Nami Minnesota is very concerned about that the mental health system may lose around 100 desperately needed inpatient psychiatric and substance use disorder beds at St. Joseph’s Hospital.
"There was finally recognition that losing [the mental health beds] would be devastating to our mental health system, so that’s a positive," Sue Abderholden, the executive director of the National Alliance on Mental Illness (NAMI) Minnesota said. "We are cautiously optimistic, but the issue isn’t solved yet."
Please review the article below and do one of the following:
-Write a letter to the editor in your local paper.
-Write a letter to Fairview’s President James Hereford, raise your concerns, and tell your story about ER boarding or being sent far away to access hospital level care. If you know any of the board members, please contact them as well. Send letters to Mr. Hereford at the following address:
James Hereford, President
Fairview Health Services, Corporate Building
2450 Riverside Avenue
Minneapolis MN 55454
If you write a letter to President Hereford or a letter to the newspaper editor please send a copy to NAMI Minnesota as well. Closing St Joseph’s will affect the entire mental health community. We can’t let this happen.
By Carrigan Miller – Staff writer, Minneapolis / St. Paul Business Journal
Feb 13, 2020, 3:00pm EST
Fairview Health Services has a plan to keep its embattled St. Joseph’s Hospital in St. Paul at least partially operational by sharing the hospital’s administrative burden with what it calls a “community coalition.”
The health system has reached out to a broad range of potential partners, including nonprofits, health systems, the government and insurance companies, a spokesperson said.
The plan is intended to preserve the hospital’s 105 in-patient mental-health beds, the most at any one facility in the Upper Midwest. The system will submit a request for proposals on the plan next week, Fairview CEO James Hereford said on Wednesday.
In-patient mental health beds are threatened because of low reimbursements that rarely cover the costs of operating them, but getting rid of them entirely would lead to worse health outcomes and other unexpected costs, Hereford said.For example, without sufficient in-patient beds, many patients suffering from psychiatric issues will go to the emergency room, which costs both the patient and the health system more in the long run.
Other markets have already made progress on the community coalition model. Hereford pointed to Portland, Ore., where a mental health center similar in size to St. Joseph’s and operated by four institutions opened in 2017, and San Diego, where a coalition project is planned.
Minneapolis-based Fairview first disclosed that it might close St. Joseph’s in internal memos in Nov. 2019. Bethesda Hospital, another St. Paul facility run by Fairview, was also singled out as the subject of cuts, and many of its employees have already been laid off or left the hospital.
Mental health advocates are pleased about the news, including Sue Abderholden, the executive director of the National Alliance on Mental Illness (NAMI) Minnesota and someone who hasn’t been afraid to criticize Fairview in the past.
"There was finally recognition that losing [the mental health beds] would be devastating to our mental health system, so that’s a positive," she said. "We are cautiously optimistic, but the issue isn’t solved yet."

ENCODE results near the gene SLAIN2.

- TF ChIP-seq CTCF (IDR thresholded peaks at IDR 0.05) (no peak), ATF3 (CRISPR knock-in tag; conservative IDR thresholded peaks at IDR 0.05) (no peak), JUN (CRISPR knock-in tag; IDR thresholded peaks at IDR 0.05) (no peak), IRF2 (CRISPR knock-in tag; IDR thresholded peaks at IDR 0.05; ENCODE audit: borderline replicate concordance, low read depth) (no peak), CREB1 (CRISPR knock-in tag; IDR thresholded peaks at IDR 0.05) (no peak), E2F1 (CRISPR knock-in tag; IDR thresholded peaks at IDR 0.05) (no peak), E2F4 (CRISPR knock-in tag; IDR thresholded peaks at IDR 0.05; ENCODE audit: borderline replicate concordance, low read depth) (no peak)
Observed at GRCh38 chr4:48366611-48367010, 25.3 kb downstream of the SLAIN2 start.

In all, Fairview plans to cut 20 percent of its costs over the next three years, which will amount to savings of about $600 million. The cuts are a response to a shifting health care market. Fairview reported an operating loss in 2019 and expects to again in 2020. Moody’s Corp. has rated Fairview’s credit “negative” since 2018.
The system has focused on St. Paul recently. This year, Fairview has had over 100 meetings in the city including with local politicians, the Sisters of St. Joseph of Carondelet, the congregation of nuns who founded St. Joseph’s in 1853, and Fairview’s own employees.
Fairview had no hospitals in St. Paul or the east metro before 2017, when it merged with HealthEast Care System. Both St. Joseph’s and Bethesda were HealthEast hospitals, and both were already struggling at the time of the merger, Hereford said. In fact, those struggles were part of the reason HealthEast sought a merger.
“We knew going in that there were going to be challenges,” he said.
By gaining scale through the merger, the combined organization was able to save $40 million, Hereford said.
Business people in downtown St. Paul want to keep St. Joseph’s open.
"St. Joseph’s is one of our cornerstone institutions and we really value them," said Joe Spencer, the president of the Saint Paul Downtown Alliance, adding that Fairview is one of downtown St. Paul’s major employers.
The majority of Fairview’s cost savings won’t come from St. Paul, Hereford said. The organization hopes to cut costs across the organization through steps like an increased use of telehealth technologies, new partnerships with local organizations on primary care, and streamlining the organization’s back-office work with new technology like AI.
Hereford had always known that getting Fairview on track would be difficult. From the time he took the job, he’s viewed himself as a mechanic working on a long-term project. In a 2017 interview with Advisory Board, he compared running the health system to having a broken down Ferrari in your garage.
How’s the car doing now?
“I would say that we have the chassis put together. The engine’s coming together. It’s more recognizable as a car as opposed to a collection of parts,” Hereford said. “We’re road legal, but you don’t want to push it.”
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Call 800 523-3333 or text the word “MN” to 741741
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